NYCHA neglects low-income New Yorkers: Stringer

NYCHA neglects low-income New Yorkers: Stringer

City Comptroller Scott Stringer is singling out the city Housing Authority for failing to hire enough NYCHA residents and low-income New Yorkers.   Photo courtesy Comptroller's office

City Comptroller Scott Stringer is singling out the city Housing Authority for failing to hire enough NYCHA residents and low-income New Yorkers.
Photo courtesy Comptroller’s office

A city Comptroller Scott Stringer audit singled out the city Housing Authority for failing to follow its own regulations in hiring low-income New Yorkers.

NYCHA, the audit said, did not make sure that contractors working on its capital projects were following federal law – which coincided with the group’s own regulations – mandating the employment of NYCHA residents and low-income residents Stringer said. The misstep ended up costing low-income residents hundreds of thousands of dollars in potential wages, the comptroller said.

“Because of mismanagement and lax oversight, NYCHA has denied its own residents wages and training that they deserve,” Stringer said. “Federal law and NYCHA’s own resident employment program are supposed to help public housing and low-income residents of New York City secure needed job opportunity, but auditors found huge gaps between what the agency said it was doing and the facts on the ground.”

Stringer cited Section 3 of the U.S. Housing and Urban Development Act, which forced NYCHA to make sure contractors with capital projects over $100,000 drew 30 percent of new hires from public housing residents and low-income New Yorkers. In his audit, he said the agency failed to meet that requirement, and therefore was not helping as many residents become economically self-sufficient.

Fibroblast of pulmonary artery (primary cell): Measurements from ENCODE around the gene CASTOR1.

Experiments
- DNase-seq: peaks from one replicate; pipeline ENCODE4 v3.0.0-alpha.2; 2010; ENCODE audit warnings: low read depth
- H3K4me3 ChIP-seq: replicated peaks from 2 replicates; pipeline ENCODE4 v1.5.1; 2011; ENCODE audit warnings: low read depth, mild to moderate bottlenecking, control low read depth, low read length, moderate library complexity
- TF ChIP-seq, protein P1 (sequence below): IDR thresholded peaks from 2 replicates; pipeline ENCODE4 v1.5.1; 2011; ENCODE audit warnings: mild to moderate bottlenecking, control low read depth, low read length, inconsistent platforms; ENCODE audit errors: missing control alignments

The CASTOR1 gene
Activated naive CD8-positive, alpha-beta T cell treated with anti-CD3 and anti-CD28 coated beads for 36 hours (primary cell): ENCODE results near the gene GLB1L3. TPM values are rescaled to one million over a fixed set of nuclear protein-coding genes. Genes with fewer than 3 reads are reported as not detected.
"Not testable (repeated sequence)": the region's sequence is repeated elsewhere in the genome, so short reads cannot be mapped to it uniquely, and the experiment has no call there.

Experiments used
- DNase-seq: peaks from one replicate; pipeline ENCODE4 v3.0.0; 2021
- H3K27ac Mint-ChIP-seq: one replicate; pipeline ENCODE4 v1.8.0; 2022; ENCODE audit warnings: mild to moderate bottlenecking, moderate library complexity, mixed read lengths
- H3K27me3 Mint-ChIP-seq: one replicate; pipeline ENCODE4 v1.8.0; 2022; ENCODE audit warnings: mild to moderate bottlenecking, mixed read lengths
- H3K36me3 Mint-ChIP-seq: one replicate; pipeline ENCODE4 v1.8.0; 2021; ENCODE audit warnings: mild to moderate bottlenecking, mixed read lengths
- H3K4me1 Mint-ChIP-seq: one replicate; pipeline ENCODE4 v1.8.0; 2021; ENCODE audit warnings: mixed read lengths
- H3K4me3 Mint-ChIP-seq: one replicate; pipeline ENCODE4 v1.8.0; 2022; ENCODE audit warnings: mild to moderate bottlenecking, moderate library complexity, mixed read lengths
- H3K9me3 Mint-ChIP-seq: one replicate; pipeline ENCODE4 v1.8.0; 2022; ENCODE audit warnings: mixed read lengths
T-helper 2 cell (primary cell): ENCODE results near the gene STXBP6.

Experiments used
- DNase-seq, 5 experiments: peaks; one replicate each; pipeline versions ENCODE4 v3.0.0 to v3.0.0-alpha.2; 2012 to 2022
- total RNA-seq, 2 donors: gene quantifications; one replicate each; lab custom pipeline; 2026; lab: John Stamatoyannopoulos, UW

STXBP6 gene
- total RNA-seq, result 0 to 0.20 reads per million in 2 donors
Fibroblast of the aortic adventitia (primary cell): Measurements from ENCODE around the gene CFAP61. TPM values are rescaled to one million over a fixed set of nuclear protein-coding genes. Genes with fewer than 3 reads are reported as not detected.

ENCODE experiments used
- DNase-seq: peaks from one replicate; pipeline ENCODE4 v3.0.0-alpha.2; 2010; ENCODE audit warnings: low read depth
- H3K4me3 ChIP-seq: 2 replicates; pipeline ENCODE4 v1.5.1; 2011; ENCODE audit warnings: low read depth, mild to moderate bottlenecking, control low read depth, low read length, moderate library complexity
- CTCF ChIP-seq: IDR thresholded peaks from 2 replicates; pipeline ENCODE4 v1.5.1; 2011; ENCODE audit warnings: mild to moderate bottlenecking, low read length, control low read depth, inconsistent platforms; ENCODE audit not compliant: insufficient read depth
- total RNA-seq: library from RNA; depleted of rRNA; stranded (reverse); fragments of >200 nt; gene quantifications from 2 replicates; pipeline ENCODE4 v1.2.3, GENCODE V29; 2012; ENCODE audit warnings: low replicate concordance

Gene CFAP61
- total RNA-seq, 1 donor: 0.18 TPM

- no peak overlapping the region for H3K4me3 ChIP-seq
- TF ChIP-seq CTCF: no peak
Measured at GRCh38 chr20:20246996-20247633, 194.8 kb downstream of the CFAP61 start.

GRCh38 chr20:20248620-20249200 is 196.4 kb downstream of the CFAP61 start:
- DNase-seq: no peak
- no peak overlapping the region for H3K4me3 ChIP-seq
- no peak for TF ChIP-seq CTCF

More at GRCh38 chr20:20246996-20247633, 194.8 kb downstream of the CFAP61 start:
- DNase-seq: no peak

The audit said 224 capital projects went through NYCHA between 2010 and 2012 valued at almost $1 billion, but not all reported appropriate payments to residents or complied with hiring requirements.

“It’s well past time that NYCHA got serious about making sure that all eligible New Yorkers get the opportunities to which they are entitled to help them build a better future,” Stringer said.

In response to Stringer’s audit, NYCHA released a statement of its own on the agency’s website saying it was proud of its job growth and efforts to retain workers while supporting the city economy. The group called the audit a disappointment that misrepresented its work with old and incomplete data.

NYCHA said it spent $2.4 million on wages for NYCHA residents in 2013, representing 85 of contracts open at the end of last year.

“While we appreciate the city comptroller’s effort to look into this important policy, the report fails to show the full picture,” the NYCHA statement said. “Increasing job opportunities for our residents is a top priority for NYCHA’s new administration.”

Stringer said the agency’s denial of the numbers his audit proposed were not backed up with evidence to support anything to the contrary. There were also several other NYCHA audits pending for the coming months, the comptroller said.

The agency has housing developments across the city, including one on Linden Boulevard near Howard Beach.

In order to address the inaccuracies alleged in his audit, Stringer said the agency should install controls to ensure hiring protocol is followed, require contractors to submit a list of all permanent staff and take disciplinary action against those who failed to comply with the guidelines.

“NYCHA didn’t just fail to properly manage these programs, the Authority rejected the notion that it needed to improve.  That’s simply unacceptable.  My office is continuing its top-to-bottom audit of NYCHA so that we can get the full picture of how this Agency is run,” Stringer said.

By Phil Corso


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